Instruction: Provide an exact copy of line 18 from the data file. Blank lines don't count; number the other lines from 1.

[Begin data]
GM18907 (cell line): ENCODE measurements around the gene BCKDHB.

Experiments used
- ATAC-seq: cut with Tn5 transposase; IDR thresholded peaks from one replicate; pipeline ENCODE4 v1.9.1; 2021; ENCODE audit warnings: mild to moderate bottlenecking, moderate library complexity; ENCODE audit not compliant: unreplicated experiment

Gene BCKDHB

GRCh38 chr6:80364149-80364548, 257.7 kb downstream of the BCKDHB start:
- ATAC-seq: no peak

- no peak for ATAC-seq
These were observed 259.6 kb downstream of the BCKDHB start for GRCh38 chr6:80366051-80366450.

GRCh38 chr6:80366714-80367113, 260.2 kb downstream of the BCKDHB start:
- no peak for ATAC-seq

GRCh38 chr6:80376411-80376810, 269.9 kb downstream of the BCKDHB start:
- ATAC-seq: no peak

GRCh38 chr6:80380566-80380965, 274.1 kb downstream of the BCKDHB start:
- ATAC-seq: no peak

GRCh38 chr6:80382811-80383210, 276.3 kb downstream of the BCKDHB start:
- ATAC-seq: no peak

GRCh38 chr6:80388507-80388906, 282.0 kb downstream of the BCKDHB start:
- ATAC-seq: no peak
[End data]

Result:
- ATAC-seq: no peak